Cath Morgan has realised her dream of opening her own yoga studio - in her back garden in the Peak District.
Using local experts and materials, and overcoming initial concerns about the impact on parking and traffic in Hathersage, she has transformed a tumbledown garage and is now offering four classes a week.
“The studio offers a beautiful and unique setting to do a yoga class and although the majority of students will come from the Hope Valley area, I anticipate there may also be an appeal for those on the west side of Sheffield to combine a yoga class with a trip into the Peak District,” said Cath.
Now 47 and with children, Felix and Charlie, 13 and 15 respectively, she was originally from Sheffield but lived in Australia from 1991 to 2003 where she worked in advertising and marketing.
She moved back to the UK in 2003, choosing Hathersage due to its beautiful setting and proximity to Sheffield.
On returning to Australia for a couple of years, Cath trained in Iyengar yoga in Sydney, and when she finally came back to the Peak District, she started teaching in Hathersage, Baslow and Great Longstone under the name Hope Valley Yoga.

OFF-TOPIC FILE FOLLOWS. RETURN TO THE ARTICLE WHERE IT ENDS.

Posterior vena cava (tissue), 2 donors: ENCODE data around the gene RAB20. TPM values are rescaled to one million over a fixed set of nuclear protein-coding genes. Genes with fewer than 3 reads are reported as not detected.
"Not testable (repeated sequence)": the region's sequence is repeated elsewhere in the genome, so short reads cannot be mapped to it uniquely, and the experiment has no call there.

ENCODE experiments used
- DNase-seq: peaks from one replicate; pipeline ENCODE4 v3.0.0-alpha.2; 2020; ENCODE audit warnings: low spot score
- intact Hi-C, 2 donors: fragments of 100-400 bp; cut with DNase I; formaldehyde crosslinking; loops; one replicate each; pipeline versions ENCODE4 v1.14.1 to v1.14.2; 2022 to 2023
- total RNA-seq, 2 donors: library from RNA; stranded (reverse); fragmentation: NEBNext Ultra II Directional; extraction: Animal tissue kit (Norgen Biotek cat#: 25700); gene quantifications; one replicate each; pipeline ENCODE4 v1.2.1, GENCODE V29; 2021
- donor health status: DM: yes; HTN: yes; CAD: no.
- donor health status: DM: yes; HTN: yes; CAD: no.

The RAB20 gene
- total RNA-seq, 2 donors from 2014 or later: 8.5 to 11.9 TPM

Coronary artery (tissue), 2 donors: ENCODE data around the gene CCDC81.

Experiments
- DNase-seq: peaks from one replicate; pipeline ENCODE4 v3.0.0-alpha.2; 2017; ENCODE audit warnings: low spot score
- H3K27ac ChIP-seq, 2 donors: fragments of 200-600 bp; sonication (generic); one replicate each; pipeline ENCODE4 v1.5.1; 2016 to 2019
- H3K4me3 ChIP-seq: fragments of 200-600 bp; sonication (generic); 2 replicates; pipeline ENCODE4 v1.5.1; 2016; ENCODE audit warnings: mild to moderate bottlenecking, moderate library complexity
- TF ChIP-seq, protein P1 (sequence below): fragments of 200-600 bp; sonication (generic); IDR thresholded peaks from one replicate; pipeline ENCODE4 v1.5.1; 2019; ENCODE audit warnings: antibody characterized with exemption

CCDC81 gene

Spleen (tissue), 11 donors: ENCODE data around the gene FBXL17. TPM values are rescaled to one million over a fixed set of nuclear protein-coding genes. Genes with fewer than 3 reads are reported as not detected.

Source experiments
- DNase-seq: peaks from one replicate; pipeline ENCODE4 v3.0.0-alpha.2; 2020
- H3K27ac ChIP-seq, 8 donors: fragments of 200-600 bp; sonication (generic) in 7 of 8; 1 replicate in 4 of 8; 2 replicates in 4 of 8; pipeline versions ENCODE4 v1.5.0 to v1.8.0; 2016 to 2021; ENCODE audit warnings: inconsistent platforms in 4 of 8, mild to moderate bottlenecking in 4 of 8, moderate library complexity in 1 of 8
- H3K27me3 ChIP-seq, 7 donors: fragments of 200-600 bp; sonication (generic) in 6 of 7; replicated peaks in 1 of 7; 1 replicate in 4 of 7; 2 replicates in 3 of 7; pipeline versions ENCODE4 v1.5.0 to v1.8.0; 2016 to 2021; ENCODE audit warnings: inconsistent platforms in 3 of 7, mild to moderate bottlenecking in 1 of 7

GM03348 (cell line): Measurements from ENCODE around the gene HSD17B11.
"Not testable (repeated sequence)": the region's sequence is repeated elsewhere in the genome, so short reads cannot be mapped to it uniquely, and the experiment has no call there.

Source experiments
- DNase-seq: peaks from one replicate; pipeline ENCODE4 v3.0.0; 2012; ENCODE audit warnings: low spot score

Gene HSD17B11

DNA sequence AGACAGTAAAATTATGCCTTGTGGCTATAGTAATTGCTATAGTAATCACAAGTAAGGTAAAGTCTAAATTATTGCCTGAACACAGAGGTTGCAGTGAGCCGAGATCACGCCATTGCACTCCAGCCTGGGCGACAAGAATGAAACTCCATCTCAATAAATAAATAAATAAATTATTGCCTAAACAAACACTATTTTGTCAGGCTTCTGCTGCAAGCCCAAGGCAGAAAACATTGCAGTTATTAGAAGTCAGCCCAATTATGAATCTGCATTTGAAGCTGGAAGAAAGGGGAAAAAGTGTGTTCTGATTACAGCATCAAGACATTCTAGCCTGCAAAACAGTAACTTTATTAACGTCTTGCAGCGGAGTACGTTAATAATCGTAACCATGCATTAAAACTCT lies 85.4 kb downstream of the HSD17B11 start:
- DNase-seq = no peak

The ambition of her own studio was born in discussions with neighbour and architect Simon Geddye.
The idea emerged of using Derbyshire stone leftover from the construction of the Hathersage Hall Business Centre for a curved building with beautiful views, but Peak Park planners opposed the scheme because of traffic implications, despite 20 letters of support from students and local residents.
However, Cath convinced the planning committee that there would be no major problems and she was granted permission for an initial three years.
The project has been “a labour of love with an almost entirely Hathersage/Hope Valley based workforce”, she said.
As well as Simon Geddye, she has engineer Keith Groom and project manager Tim Maskrey for neighbours, while builder Richard Percival, joiner Keith Siddell and painter David Garton are all based in Hathersage. Oak windows and doors were made in Bradwell by David Eades at Peninne Joinery.
“The furthest anyone came was from Totley as my old friend Richard Snape of RA Electrical did the wiring for me. The stone came from Hathersage and the roof is made of reclaimed slate sourced in Chesterfield. So I do like to think of it as a building made of local materials, made by local people, for local people to use. I couldn’t be happier with the outcome. It blends perfectly into its surroundings.”
Cath, who can be contacted via Hope Valley Yoga and Facebook, added: “It’s absolutely amazing. The views look out over the hills and it means I don’t have to leave my children.”
It is hoped to grow to six classes a week, with plans for yoga retreats and workshops with visiting teachers.